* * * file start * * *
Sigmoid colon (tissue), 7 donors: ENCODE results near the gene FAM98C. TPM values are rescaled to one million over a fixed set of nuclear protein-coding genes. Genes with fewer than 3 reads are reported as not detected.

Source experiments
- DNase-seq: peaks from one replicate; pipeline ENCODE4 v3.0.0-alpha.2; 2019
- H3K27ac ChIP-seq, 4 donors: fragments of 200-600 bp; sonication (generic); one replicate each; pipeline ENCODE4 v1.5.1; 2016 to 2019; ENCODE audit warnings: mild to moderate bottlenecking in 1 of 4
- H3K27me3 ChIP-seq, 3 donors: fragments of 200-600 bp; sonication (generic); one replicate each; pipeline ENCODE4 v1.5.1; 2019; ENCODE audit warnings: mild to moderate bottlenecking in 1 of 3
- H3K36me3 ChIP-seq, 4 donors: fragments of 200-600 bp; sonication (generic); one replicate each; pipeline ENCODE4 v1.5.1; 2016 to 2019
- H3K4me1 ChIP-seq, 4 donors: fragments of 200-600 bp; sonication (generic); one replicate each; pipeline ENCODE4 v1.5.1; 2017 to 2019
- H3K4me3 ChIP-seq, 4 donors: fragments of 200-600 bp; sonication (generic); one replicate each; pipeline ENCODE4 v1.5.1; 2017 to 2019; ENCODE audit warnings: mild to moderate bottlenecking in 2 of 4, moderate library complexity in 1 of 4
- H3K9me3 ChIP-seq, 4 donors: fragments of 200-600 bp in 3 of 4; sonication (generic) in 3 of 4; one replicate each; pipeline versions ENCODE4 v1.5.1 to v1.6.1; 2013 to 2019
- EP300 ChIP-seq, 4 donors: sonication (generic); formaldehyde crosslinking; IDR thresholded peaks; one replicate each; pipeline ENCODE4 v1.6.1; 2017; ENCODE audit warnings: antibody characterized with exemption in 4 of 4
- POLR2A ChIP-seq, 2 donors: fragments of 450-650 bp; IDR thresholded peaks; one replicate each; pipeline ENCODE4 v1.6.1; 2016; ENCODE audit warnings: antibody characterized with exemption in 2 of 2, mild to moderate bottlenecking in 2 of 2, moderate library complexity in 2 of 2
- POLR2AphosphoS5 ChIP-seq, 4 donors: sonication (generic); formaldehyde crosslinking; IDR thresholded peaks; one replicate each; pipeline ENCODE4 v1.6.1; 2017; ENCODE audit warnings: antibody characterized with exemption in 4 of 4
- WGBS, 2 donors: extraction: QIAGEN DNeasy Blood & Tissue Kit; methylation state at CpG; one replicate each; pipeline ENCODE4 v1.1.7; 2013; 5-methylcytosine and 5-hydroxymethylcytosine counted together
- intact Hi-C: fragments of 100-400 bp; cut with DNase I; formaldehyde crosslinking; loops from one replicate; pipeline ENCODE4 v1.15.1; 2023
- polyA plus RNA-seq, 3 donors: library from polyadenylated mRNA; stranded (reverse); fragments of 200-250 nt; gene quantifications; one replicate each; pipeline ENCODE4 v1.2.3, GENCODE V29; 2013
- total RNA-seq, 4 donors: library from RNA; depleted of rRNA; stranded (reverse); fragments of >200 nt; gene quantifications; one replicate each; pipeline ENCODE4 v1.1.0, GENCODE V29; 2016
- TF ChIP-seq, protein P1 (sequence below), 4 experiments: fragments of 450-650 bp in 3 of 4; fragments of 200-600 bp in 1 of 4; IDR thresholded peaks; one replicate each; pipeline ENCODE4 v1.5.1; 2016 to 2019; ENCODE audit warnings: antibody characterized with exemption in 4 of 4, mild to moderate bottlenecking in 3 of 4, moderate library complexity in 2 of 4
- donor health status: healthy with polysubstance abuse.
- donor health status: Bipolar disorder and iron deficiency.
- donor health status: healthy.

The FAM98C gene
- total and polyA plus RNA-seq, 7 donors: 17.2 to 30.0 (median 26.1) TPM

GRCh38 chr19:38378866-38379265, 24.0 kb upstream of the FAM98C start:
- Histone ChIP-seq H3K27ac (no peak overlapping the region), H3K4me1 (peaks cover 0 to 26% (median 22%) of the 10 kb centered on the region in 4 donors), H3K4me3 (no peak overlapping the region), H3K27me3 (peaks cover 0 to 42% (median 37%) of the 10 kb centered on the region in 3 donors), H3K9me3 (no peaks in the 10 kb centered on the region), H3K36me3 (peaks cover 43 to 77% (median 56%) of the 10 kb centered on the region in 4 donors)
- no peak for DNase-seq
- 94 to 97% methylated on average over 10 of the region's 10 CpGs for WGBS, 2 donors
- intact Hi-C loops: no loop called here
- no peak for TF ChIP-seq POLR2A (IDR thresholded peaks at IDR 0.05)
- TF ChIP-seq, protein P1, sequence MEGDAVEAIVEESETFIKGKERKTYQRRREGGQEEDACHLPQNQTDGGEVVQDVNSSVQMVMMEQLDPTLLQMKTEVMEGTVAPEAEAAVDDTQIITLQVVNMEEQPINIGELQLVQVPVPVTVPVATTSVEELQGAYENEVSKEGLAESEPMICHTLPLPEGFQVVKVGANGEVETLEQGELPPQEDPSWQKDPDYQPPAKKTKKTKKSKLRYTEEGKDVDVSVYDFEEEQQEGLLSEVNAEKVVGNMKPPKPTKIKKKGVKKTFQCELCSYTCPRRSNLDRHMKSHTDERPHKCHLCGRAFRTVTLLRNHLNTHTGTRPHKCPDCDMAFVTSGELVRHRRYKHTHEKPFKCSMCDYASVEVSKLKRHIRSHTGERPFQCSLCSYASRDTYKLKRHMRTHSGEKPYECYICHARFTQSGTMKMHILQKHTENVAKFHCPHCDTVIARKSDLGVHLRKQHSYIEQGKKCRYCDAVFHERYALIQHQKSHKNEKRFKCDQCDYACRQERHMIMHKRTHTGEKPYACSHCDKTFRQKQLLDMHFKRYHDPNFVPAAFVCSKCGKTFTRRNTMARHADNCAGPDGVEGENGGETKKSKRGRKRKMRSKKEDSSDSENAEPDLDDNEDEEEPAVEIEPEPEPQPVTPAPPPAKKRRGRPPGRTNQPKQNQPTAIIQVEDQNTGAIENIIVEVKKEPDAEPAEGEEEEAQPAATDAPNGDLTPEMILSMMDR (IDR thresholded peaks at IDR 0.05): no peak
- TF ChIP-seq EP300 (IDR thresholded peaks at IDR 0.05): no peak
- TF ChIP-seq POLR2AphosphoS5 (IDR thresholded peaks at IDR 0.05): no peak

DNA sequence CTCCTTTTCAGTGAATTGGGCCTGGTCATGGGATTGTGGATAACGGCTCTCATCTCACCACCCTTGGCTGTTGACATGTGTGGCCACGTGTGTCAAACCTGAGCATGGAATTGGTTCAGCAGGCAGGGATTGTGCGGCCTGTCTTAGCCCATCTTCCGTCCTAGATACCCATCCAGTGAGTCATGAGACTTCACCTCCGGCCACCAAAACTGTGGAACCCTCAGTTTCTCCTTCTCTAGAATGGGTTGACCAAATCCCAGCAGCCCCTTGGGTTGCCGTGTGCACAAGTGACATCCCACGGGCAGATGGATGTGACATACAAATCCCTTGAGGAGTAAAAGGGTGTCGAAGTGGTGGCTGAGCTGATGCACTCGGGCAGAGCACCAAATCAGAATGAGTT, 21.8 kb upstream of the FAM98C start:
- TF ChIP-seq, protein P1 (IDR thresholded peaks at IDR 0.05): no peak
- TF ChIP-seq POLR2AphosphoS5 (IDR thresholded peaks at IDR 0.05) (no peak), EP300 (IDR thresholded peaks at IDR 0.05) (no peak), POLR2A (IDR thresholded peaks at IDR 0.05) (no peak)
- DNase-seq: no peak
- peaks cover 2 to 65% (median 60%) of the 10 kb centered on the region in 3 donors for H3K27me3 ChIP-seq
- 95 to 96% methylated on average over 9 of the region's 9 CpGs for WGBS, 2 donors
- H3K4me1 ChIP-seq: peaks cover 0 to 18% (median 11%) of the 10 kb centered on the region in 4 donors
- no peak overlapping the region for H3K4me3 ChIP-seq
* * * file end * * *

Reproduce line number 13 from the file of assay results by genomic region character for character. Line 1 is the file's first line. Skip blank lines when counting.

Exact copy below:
- WGBS, 2 donors: extraction: QIAGEN DNeasy Blood & Tissue Kit; methylation state at CpG; one replicate each; pipeline ENCODE4 v1.1.7; 2013; 5-methylcytosine and 5-hydroxymethylcytosine counted together